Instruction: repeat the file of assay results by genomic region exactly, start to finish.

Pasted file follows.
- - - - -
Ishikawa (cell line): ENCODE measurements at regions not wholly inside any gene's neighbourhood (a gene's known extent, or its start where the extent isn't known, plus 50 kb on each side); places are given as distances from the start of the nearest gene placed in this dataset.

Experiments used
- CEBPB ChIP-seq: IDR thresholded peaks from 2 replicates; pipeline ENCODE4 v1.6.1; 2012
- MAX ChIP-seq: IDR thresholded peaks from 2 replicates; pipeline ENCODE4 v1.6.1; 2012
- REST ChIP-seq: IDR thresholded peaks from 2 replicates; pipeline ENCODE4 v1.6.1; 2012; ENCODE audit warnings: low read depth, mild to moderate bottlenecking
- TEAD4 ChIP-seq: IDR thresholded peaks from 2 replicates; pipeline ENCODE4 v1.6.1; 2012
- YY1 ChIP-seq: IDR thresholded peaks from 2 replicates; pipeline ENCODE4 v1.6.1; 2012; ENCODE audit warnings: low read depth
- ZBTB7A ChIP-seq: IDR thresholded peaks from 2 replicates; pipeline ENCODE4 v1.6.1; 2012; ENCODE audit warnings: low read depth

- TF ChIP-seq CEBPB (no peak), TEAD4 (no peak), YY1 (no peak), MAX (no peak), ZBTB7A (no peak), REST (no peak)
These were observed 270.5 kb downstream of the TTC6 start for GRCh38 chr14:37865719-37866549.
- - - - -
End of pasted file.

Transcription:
Ishikawa (cell line): ENCODE measurements at regions not wholly inside any gene's neighbourhood (a gene's known extent, or its start where the extent isn't known, plus 50 kb on each side); places are given as distances from the start of the nearest gene placed in this dataset.

Experiments used
- CEBPB ChIP-seq: IDR thresholded peaks from 2 replicates; pipeline ENCODE4 v1.6.1; 2012
- MAX ChIP-seq: IDR thresholded peaks from 2 replicates; pipeline ENCODE4 v1.6.1; 2012
- REST ChIP-seq: IDR thresholded peaks from 2 replicates; pipeline ENCODE4 v1.6.1; 2012; ENCODE audit warnings: low read depth, mild to moderate bottlenecking
- TEAD4 ChIP-seq: IDR thresholded peaks from 2 replicates; pipeline ENCODE4 v1.6.1; 2012
- YY1 ChIP-seq: IDR thresholded peaks from 2 replicates; pipeline ENCODE4 v1.6.1; 2012; ENCODE audit warnings: low read depth
- ZBTB7A ChIP-seq: IDR thresholded peaks from 2 replicates; pipeline ENCODE4 v1.6.1; 2012; ENCODE audit warnings: low read depth

- TF ChIP-seq CEBPB (no peak), TEAD4 (no peak), YY1 (no peak), MAX (no peak), ZBTB7A (no peak), REST (no peak)
These were observed 270.5 kb downstream of the TTC6 start for GRCh38 chr14:37865719-37866549.